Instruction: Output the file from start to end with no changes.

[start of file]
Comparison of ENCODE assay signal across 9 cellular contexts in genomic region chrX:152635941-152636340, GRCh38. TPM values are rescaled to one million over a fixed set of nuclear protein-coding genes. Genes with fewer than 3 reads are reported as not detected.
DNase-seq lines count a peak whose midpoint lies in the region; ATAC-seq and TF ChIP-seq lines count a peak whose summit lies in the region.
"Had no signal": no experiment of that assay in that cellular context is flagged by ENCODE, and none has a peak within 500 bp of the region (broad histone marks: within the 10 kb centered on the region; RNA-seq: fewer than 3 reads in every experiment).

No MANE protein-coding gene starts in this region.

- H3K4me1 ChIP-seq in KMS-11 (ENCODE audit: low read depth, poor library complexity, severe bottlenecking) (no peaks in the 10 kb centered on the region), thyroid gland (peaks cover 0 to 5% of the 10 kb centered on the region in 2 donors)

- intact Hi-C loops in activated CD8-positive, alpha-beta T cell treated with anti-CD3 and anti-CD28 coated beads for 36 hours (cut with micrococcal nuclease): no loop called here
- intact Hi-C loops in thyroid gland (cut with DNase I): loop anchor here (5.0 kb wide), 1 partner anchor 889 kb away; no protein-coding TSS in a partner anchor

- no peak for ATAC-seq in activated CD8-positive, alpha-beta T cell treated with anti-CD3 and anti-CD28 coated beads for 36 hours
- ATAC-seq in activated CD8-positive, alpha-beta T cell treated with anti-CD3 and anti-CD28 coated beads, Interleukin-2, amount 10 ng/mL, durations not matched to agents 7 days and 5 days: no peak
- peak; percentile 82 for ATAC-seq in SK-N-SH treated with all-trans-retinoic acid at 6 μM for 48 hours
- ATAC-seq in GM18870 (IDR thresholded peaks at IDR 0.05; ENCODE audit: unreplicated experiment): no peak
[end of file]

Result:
Comparison of ENCODE assay signal across 9 cellular contexts in genomic region chrX:152635941-152636340, GRCh38. TPM values are rescaled to one million over a fixed set of nuclear protein-coding genes. Genes with fewer than 3 reads are reported as not detected.
DNase-seq lines count a peak whose midpoint lies in the region; ATAC-seq and TF ChIP-seq lines count a peak whose summit lies in the region.
"Had no signal": no experiment of that assay in that cellular context is flagged by ENCODE, and none has a peak within 500 bp of the region (broad histone marks: within the 10 kb centered on the region; RNA-seq: fewer than 3 reads in every experiment).

No MANE protein-coding gene starts in this region.

- H3K4me1 ChIP-seq in KMS-11 (ENCODE audit: low read depth, poor library complexity, severe bottlenecking) (no peaks in the 10 kb centered on the region), thyroid gland (peaks cover 0 to 5% of the 10 kb centered on the region in 2 donors)

- intact Hi-C loops in activated CD8-positive, alpha-beta T cell treated with anti-CD3 and anti-CD28 coated beads for 36 hours (cut with micrococcal nuclease): no loop called here
- intact Hi-C loops in thyroid gland (cut with DNase I): loop anchor here (5.0 kb wide), 1 partner anchor 889 kb away; no protein-coding TSS in a partner anchor

- no peak for ATAC-seq in activated CD8-positive, alpha-beta T cell treated with anti-CD3 and anti-CD28 coated beads for 36 hours
- ATAC-seq in activated CD8-positive, alpha-beta T cell treated with anti-CD3 and anti-CD28 coated beads, Interleukin-2, amount 10 ng/mL, durations not matched to agents 7 days and 5 days: no peak
- peak; percentile 82 for ATAC-seq in SK-N-SH treated with all-trans-retinoic acid at 6 μM for 48 hours
- ATAC-seq in GM18870 (IDR thresholded peaks at IDR 0.05; ENCODE audit: unreplicated experiment): no peak